On September 13, 2020, Al-Jazeera Network (Qatar) aired a documentary about the Hamas missile manufacturing industry. The reporter explained how Hamas' Al-Qassam Brigades have been reclaiming unexploded Israeli munitions from 2014's Operation Protective Edge, metal water pipes left behind by Israel when it withdrew from the Gaza Strip in 2005, and cannon shells from the wrecks of British warships that sank near Gaza during World War I. The documentary featured interviews with the commanders of the Al-Qassam Brigades' Military Production Units, Engineering Corps, Artillery Corps, and Frogmen Unit, who described the process of reclaiming these munitions and turning them into functional missiles.
The report also showed exclusive footage of this process, including footage of divers retrieving underwater shells, of metals being processed, of explosives being prepared, and of missiles being tested. Furthermore, the reporter and the interviewees explained that Iran has been shipping Kornet anti-tank missiles and Fajr missiles to Gaza by land and by sea. Abu Ibrahim, the Commander of the Military Productions Unit, said that Hamas has hundreds of warheads, dozens of tons of explosives and propellants, and enough metal water pipes to produce thousands of rockets.
Narrator: "In this footage, which is being shown for the first time, members of the Al-Qassam Brigades can be seen reassembling the parts of a Fajr missile that arrived in a new shipment of long range Iranian missiles. The resistance in Gaza [received] them despite the tightening of the siege. In these exclusive images, Kornet anti-tank missiles can be seen."
Abu Ibrahim, Commander from the Military Production Unit of the Al-Qassam Brigades: "The weapons came to us, by land and by sea, from hundreds and thousands of kilometers away.
"Various types of weapons have arrived to Gaza from Iran. The resistance fighters in Gaza were in dire need of these weapons, such as the Kornet and Fajr missiles, and many other types of modern weapons, which are still very much in use on the battlefield. Other countries, like Syria and Sudan, have also played a role in arming the resistance."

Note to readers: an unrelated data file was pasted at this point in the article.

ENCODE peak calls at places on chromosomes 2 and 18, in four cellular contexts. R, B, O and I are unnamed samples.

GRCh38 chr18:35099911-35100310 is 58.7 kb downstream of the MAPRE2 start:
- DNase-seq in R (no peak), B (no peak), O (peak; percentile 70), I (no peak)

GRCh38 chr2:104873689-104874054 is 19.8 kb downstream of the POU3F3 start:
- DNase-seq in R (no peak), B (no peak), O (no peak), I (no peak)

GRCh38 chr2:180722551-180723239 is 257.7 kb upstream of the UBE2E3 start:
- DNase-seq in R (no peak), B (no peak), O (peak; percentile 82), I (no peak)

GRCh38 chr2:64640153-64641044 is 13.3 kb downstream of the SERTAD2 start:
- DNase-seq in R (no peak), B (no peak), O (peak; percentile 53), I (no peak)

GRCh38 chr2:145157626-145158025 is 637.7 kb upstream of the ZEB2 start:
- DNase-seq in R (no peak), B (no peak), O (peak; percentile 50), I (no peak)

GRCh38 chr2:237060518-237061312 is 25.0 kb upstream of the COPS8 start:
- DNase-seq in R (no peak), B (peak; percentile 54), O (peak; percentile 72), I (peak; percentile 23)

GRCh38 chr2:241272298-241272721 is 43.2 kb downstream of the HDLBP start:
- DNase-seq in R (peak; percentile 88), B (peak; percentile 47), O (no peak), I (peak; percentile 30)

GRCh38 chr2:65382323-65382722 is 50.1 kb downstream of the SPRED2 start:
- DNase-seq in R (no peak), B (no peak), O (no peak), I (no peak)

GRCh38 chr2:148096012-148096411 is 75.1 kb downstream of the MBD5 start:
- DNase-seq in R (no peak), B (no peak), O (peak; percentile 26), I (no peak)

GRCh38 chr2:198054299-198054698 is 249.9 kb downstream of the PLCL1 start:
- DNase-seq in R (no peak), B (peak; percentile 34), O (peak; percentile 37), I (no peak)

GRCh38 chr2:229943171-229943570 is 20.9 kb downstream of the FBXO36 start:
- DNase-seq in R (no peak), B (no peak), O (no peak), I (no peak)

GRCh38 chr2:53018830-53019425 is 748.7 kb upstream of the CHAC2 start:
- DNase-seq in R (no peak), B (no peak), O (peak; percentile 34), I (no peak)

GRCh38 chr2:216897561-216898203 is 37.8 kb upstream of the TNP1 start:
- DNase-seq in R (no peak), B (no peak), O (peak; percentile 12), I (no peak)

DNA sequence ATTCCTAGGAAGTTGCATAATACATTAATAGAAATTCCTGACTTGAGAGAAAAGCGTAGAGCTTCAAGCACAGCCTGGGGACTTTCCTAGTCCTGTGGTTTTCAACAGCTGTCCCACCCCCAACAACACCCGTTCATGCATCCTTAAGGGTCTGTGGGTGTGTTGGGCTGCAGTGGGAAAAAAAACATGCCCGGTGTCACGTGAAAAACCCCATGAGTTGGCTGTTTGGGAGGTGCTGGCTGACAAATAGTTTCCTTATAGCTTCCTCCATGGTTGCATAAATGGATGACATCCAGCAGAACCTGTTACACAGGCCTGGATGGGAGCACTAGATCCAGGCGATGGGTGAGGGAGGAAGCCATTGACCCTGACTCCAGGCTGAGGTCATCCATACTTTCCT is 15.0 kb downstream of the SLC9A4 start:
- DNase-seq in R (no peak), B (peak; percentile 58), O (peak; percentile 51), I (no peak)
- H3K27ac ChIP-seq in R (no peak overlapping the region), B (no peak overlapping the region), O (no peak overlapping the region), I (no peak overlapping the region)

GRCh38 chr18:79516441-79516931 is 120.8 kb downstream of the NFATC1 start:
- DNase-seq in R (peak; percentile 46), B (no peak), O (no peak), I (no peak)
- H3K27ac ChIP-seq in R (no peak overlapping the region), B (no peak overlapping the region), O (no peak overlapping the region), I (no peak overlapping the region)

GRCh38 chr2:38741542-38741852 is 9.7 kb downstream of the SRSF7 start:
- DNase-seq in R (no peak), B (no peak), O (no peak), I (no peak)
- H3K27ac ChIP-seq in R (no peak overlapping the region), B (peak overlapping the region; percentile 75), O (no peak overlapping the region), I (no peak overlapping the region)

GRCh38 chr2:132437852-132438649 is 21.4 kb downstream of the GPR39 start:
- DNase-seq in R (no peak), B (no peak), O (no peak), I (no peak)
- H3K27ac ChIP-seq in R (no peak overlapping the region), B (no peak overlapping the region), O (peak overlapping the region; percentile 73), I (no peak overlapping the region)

Narrator: "Under this rubble, there are unexploded Israeli missiles and shells. They have become a new source for the weapons of the resistance. The Al-Qassam Brigades are revealing a multi-phase project to transform the remnants of the Israeli war into modern missiles."
Abu Ibrahim: "At the beginning, we decided to collect those munitions from the ruined houses and fields, because they constituted a direct threat to the lives of the inhabitants and the farmers. During the process of removing [these duds], large and diverse quantities of munitions were accumulated by our brothers in the Engineering Corps."
Abu Salman, Commander of the Engineering Corps of the Al-Qassam Brigades: "After the 2014 war, the Engineering Corps dealt with many munitions throughout the Gaza Strip: bombs, mines, explosive devices and 155mm Howitzer shells. There were also hundreds of MK 84 bombs, each of which contains 470 kilograms of tritonal, a highly explosive material that is more powerful than TNT.
"We started by surveying all the unexploded munitions. We established a committee of specialized engineers. Our strategy was to recycle these munitions and make optimal use of all their parts. Our idea was to turn this crisis into an opportunity."
Narrator: "The reclamation of the unexploded Israeli shells was not an easy task. There were several martyrs in this complicated production project. One of the pioneers and supervisors of this project, Ibrahim Abu Al-Naja, was one of the most prominent martyrs. While the plan to reuse the explosives in the Israeli shells was moving ahead, long water pipelines were found buried in the areas of the settlements from which Israel withdrew in 2005.
"This discovery turned out to be a qualitative leap. These pipes, which stretched from the liberated settlements in the west across the Israeli border to the east, had been hidden from the eye. For years, they served Israel in its theft of Palestinian water."